Partners told Microsoft to simplify. It did, dramatically. Your move, channel.

September 5, 2017

4 Min Read
Cloud computing


Scott Paul

By Scott Paul, Senior Director, Microsoft Alliance, AppRiver

In the days following Microsoft Inspire, as with WPC, partners paused to consider the news and plan for the year ahead. Every year since it was announced in 2014, the Microsoft Cloud Solution Provider (CSP) program has become more firmly established as the way to partner with Redmond. Each year, it helps to shape the Microsoft partner ecosystem and our businesses.

But partners are changing Microsoft’s businesses as well, and three years into the CSP program, those changes are starting to add up. The partners who jumped into Microsoft’s cloud-first plans early helped the company chart a course leading to one of the biggest changes it has ever made to its sales model — and the global organization responsible for it.

Microsoft’s new One Commercial Partner initiative is perhaps the most visible expression of the change partners are driving in Redmond. The focus on building, going to market, and selling with partners represents a major shift in the way Microsoft seeks to understand and connect with the small and midsize businesses that comprise more than 98 percent of U.S. companies.

Partners aiming to thrive in this rapidly changing ecosystem must understand its implications and plug in.

CSP Indirect Providers Driving Change

CSP indirect providers, the partners Microsoft authorizes to deliver its cloud products to resellers, are driving change by creating distribution models that incorporate ready-to-go specialty practices, vertical and market segment focus, and competencies resellers can add to their catalogs. These “practice gateways” increasingly include IP added by indirect providers and the ISVs they work with.

Resellers also are finding they can confidently add these competencies right now while growing their in-house capabilities gradually with the support of the indirect provider. Speed to market has never been more important for the channel, and the appetite of SMBs for cloud solutions shows no signs of having been satisfied. The right indirect provider can help make MSPs, SIs, VARs and nontraditional resellers quick and capable of harnessing the river of new products and technologies flowing from Microsoft and third parties through the CSP system.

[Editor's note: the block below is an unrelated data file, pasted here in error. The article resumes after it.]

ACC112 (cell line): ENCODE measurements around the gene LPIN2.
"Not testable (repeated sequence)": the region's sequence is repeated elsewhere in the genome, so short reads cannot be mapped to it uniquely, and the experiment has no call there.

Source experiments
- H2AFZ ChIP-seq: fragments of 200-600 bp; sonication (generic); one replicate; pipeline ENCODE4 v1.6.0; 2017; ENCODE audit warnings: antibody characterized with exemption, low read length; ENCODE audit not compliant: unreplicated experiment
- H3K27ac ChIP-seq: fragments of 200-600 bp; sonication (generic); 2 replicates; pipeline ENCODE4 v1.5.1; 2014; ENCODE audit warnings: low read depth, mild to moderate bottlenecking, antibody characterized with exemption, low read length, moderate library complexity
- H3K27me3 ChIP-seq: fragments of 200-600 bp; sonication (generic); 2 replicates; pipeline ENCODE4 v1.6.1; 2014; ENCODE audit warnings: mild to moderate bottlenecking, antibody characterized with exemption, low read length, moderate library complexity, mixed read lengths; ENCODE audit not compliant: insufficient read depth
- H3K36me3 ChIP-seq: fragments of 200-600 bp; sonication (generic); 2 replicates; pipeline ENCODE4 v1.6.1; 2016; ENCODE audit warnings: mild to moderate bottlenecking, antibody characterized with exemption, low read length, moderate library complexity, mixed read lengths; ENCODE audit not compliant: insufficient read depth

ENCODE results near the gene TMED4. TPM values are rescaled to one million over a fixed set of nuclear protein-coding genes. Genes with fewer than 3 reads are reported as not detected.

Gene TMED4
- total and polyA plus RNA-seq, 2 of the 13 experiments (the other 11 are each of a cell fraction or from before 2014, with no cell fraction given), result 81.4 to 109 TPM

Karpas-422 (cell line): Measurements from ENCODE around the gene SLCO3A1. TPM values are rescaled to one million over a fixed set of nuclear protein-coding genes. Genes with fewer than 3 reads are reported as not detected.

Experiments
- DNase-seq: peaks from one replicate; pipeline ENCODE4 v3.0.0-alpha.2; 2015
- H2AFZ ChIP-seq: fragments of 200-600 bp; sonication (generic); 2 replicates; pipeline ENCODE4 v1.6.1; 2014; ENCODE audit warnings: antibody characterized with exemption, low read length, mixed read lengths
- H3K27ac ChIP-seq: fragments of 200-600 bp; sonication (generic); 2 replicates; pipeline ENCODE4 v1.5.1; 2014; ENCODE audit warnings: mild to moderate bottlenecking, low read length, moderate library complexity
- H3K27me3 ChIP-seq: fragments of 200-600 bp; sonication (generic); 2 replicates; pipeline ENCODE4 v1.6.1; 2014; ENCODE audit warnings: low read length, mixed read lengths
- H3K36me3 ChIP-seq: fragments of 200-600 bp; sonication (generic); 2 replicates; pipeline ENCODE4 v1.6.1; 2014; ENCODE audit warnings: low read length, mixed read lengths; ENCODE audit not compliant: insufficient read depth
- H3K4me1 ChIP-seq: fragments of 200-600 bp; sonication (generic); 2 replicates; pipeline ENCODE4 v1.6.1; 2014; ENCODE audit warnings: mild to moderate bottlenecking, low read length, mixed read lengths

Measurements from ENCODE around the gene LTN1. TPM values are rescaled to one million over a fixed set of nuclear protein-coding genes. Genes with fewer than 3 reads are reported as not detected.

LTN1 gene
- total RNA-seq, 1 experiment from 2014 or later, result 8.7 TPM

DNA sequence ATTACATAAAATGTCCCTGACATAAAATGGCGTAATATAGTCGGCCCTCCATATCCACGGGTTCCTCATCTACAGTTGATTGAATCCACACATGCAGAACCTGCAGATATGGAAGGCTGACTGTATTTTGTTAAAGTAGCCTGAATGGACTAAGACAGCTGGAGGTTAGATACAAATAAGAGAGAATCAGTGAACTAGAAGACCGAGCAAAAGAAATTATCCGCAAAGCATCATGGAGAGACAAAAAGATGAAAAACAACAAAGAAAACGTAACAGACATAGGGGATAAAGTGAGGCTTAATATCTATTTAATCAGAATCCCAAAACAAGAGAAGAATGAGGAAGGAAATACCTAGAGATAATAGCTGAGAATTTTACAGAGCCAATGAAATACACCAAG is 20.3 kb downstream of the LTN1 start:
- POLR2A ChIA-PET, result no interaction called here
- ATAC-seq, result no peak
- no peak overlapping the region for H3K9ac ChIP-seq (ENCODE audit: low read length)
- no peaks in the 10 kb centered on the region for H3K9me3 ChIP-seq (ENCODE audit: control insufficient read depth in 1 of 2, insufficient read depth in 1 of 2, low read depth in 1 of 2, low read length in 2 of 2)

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The channel also is influencing the way Microsoft packages and licenses products. To sell cloud through partners, Microsoft has been challenged to listen to its channel carefully, and they have responded positively to feedback.

The cloud’s flexibility allows Microsoft – for the first time – to …

… adjust the product, add and suppress features, and change licensing terms in real time. That may be a step forward if you’re a partner, but such flexibility enables Microsoft to make hundreds of changes every year to services, interfaces, terms and the rest. Keeping up, which is already a challenge, is becoming nearly impossible. Here, too, an experienced indirect provider can make the difference, filtering and tuning the signals coming from Redmond to match the needs of the resellers they serve.

The channel’s been pushing Microsoft for a simpler partner experience for years. Two years ago, Microsoft sported more than 150 partner programs, but the One Commercial Partner organization is cutting that by 96 percent, to just six core programs.

A sustained commitment to understanding and engaging with these programs, whether they’re used in your business or not, will be critical to future partner success. For example, One Commercial Partner aims to sell with partners much more successfully than in the past with, for example, a new customer success unit.

But if you’re not connected with the Microsoft teams in your territory and tuned into their needs, don’t expect to reap the benefits of “sell with.”

We’re not talking leads here — this is about team selling that involves Microsoft and potentially multiple partners collaborating around a single customer, industry or segment. Indirect providers play a key role here as well, connecting their smaller resellers to the Microsoft field to serve enterprise and small-to-medium corporate customers.

All this change ultimately is in the service of what Microsoft calls digital transformation, and that transformation can’t happen if it’s based on a weak or flawed understanding of the customer’s business. It’s the channel that owns the deep customer connections Microsoft needs to carry the CSP and One Commercial Partner initiatives forward.

For partners, that means it’s time to refresh your understanding of where customers are in their cloud journeys and what they need to take the next steps. Frequent customer contact and ongoing renewal of your trusted-adviser status and the credentials that make Microsoft’s channel the most valuable IT asset on the planet, plus engagement with Microsoft and/or an indirect provider, will position technology service providers of all types to flourish.

Wishing for the old days and waiting for things to settle down won’t do. You wanted change, and now you’ve got it.

Scott Paul is senior director, Microsoft Alliance, at AppRiver, a global provider of cloud-based cybersecurity and productivity solutions for businesses.

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